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Pediatric Ascariasis Medication

  • Author: William H Shoff, MD, DTM&H; Chief Editor: Russell W Steele, MD  more...
Updated: Jan 05, 2015

Medication Summary

Several drugs are efficacious for the treatment of ascariasis, including the asymptomatic intestinal phase; this involves the periodic deworming of children (symptomatic and asymptomatic), a reduction of the public health burden in selected communities, treatment during the pulmonary phase (rarely), and treatment of complications of the infection (some but not all).

The drugs of choice in the United States include pyrantel pamoate and the benzimidazoles, albendazole and mebendazole. The efficacy for albendazole, mebendazole, and pyrantel is 88%, 95%, and 88%, respectively. For hookworm, a common infecting STH, the efficacies for the same medications are 72%, 15%, and 31%, respectively; therefore, using albendazole is more efficacious, when a coinfection of ascaris and hookworm is suspected.

In general, antihelminthic drugs are not recommended in patients from endemic areas (areas with large worm burdens) who have acute abdominal pain, with or without partial bowel obstruction, because of the risk of precipitating complete obstruction. This complication has particularly been associated with pyrantel pamoate, which causes a spastic (depolarizing) paralysis of the worms, increasing the potential for worm bolus formation; however, this complication has also been reported in association with piperazine, mebendazole, and albendazole. In cases with acute abdominal symptoms, conservative treatment is best and the antihelminthic should be administered after symptoms subside (see Medical Care).

In pregnancy, the drug of choice is pyrantel pamoate. It is recommended in symptomatic cases only and should be administered after the symptoms subside in response to conservative therapy (see Medical Care).

Two other alternative medications with demonstrated efficacy in the treatment of ascariasis include nitazoxanide, which was approved by the US Food and Drug Administration (FDA) in December 2002 for treatment of Giardia lamblia and Cryptosporidium parvum in patients aged 1-11 years, and levamisole, which was FDA approved in June 1990 for use in treatment of colon cancer and although has demonstrated efficacy in the treatment of ascariasis since at least the early 1980s.

Albendazole has the advantages of pediatric dosing for individuals younger than 2 years, good tolerability, and efficacy in the treatment of ascariasis, hookworm infection, pinworm infection, strongyloidiasis, and trichuriasis. Nitazoxanide has similar efficacy, but dosing has not been established in patients younger than 1 year.

The World Health Organization (WHO) recommends 4 drugs in STH control programs (ie, ascariasis, hookworm infection, pinworm infection, strongyloidiasis, and trichuriasis): albendazole, levamisole, mebendazole, and pyrantel embonate.[20, 21] All four have a cure rate of more than 90% in patients with ascariasis. Albendazole has a 60-90% cure rate for hookworm infection, 20-90% for strongyloidiasis and trichuriasis, and more than 90% for pinworm infection. Mebendazole is somewhat less efficacious. Levamisole is somewhat less efficacious for hookworm infection (20-90% cure rate) but significantly less so (20-60% cure rate) for pinworm infection, strongyloidiasis, and trichuriasis. Pyrantel embonate has poor efficacy (0-20% cure rate) for strongyloidiasis and trichuriasis.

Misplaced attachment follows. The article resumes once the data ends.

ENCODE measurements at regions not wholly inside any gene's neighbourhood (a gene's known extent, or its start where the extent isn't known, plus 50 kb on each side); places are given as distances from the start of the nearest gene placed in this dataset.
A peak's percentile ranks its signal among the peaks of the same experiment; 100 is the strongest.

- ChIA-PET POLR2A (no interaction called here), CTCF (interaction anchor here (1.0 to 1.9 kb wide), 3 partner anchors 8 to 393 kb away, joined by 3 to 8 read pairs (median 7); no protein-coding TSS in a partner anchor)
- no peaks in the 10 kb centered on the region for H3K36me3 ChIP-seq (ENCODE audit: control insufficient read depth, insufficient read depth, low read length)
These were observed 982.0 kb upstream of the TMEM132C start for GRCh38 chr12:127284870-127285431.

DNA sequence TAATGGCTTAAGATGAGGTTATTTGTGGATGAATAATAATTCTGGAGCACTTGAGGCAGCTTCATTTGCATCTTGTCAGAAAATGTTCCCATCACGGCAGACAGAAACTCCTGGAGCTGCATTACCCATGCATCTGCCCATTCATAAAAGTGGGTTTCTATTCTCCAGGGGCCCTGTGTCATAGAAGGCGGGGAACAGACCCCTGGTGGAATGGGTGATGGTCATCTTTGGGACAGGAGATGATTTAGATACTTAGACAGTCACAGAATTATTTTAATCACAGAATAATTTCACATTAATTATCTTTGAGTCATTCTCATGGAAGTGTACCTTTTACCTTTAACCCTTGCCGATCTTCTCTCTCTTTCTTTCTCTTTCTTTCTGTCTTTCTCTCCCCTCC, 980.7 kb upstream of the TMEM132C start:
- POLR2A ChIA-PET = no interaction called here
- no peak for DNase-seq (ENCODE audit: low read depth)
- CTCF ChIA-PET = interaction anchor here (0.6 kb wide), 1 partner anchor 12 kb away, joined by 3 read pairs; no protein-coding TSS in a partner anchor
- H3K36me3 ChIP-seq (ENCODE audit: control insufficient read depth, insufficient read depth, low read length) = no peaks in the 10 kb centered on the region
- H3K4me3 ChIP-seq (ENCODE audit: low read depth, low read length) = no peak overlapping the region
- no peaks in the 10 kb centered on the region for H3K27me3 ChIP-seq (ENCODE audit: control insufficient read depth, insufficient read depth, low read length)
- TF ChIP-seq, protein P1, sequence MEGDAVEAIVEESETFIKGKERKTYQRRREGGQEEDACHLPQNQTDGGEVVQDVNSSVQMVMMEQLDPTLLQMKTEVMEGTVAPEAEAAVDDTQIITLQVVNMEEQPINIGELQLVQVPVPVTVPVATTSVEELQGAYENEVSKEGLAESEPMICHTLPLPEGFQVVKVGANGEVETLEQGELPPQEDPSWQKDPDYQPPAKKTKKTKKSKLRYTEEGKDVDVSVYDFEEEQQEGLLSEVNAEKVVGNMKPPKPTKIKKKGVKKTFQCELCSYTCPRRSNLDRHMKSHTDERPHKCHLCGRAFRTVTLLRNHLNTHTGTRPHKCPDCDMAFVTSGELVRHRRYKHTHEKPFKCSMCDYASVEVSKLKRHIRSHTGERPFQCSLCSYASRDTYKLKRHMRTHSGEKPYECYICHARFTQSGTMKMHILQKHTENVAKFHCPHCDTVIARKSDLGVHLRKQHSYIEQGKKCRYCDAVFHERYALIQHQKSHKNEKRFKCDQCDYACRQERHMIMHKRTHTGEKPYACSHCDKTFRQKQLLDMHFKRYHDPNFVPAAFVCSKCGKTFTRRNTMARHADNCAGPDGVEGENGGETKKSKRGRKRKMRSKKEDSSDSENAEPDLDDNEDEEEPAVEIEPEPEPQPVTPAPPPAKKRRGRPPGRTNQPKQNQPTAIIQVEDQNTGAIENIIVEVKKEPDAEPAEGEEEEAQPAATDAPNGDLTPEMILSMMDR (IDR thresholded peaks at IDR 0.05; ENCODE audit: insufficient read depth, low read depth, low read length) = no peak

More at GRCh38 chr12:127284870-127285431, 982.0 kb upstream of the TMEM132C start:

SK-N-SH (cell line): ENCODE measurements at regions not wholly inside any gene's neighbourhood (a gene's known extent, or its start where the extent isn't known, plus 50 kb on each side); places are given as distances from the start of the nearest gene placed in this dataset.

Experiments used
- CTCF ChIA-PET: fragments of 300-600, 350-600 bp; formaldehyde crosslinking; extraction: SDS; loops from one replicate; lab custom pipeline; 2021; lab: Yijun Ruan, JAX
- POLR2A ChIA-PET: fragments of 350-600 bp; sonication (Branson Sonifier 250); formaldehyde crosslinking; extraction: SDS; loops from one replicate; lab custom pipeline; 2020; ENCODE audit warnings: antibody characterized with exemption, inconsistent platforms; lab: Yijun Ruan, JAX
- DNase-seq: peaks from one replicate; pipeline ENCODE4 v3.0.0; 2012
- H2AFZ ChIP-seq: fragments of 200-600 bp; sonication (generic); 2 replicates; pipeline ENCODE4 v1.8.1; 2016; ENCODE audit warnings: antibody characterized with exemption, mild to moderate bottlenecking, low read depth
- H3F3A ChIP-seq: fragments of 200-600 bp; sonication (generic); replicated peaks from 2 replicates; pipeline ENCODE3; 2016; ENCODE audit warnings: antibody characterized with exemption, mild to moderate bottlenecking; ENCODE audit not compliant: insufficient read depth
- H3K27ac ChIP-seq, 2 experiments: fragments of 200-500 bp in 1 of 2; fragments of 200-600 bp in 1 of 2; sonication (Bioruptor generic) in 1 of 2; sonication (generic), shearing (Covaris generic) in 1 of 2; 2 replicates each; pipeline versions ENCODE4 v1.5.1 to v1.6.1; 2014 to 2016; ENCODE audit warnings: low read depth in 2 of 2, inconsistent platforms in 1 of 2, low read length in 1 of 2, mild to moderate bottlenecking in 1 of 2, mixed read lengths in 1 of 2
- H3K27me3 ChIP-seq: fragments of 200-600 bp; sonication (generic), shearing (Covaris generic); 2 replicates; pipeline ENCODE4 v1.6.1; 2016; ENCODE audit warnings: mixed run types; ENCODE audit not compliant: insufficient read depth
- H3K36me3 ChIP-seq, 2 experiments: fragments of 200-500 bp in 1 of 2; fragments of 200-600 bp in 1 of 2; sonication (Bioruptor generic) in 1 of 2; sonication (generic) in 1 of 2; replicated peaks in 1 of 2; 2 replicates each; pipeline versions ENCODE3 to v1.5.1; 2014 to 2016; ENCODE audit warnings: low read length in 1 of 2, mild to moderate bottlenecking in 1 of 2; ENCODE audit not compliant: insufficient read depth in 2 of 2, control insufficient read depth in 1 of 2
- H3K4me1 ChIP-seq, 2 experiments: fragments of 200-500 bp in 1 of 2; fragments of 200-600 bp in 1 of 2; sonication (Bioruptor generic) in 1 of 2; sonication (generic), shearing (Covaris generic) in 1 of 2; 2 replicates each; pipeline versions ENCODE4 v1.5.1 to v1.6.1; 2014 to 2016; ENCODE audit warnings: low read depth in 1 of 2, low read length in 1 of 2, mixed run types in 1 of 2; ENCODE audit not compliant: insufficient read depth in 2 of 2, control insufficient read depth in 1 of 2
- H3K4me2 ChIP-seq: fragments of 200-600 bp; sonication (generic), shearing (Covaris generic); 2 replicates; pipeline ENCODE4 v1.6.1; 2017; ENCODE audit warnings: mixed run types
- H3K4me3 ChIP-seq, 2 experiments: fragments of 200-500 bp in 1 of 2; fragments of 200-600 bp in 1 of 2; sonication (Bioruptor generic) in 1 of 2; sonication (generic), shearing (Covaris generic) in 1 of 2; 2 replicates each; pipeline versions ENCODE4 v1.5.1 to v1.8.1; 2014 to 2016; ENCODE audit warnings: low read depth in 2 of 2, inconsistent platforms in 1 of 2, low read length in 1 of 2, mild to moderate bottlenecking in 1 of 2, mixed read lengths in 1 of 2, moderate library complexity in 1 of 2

In developing countries, many patients (50-92%) with acute abdominal symptoms compatible with partial and/or subacute bowel obstruction and a high degree of suspicion for ascariasis as the etiology (5-35% of all obstructions) respond to conservative measures without requiring surgery or progressing to sepsis (see Medical Care).


Anthelmintic agents

Class Summary

Parasite biochemical pathways are different from the human host; thus, toxicity is directed to the parasite, egg, or larvae. Mechanism of action varies within the drug class.

Mebendazole (Emverm)


Causes worm death by selectively and irreversibly blocking uptake of glucose and other nutrients in susceptible adult intestine where helminths dwell. Causes slow immobilization and death of organisms. Administration over 3 d reduces risk of worm bolus formation. Available as a 100-mg chewable tablet that can be swallowed whole, chewed, or crushed and mixed with food.

Albendazole (Albenza)


Broad-spectrum anthelmintic agent effective against Ascaris species, hookworm, tapeworm, liver fluke, and pinworms. Decreases ATP production in worm, causing energy depletion, immobilization, and finally death.

Pyrantel pamoate (Antiminth, Pin-Rid, Pin-X)


Depolarizing neuromuscular blocking agent. Inhibits cholinesterases, resulting in spastic paralysis of worm. Poorly absorbed from GI tract and partially metabolized in liver.

Piperazine citrate (Vermizine)


No longer available in the United States. Causes flaccid paralysis of the helminth by blocking response of Ascaris species worm to acetylcholine; thus, expels the worm by normal intestinal peristalsis. Readily absorbed from GI tract, partially degraded in vivo, and excreted in urine. Exhibits wide therapeutic index.

The dose of piperazine citrate is expressed in terms of piperazine hexahydrate. For example, piperazine hexahydrate 250 mg = the anhydrous form of piperazine citrate 275.75 mg. The PO solution is equivalent to 500 mg/5 mL of piperazine hexahydrate. The dosage for piperazine (granules) solution, susp, and tabs are not interchangeable.

Ivermectin (Stromectol)


Binds selectively with glutamate-gated chloride ion channels in invertebrate nerve and muscle cells, causing cell death. Half-life is 16 h; metabolized in liver.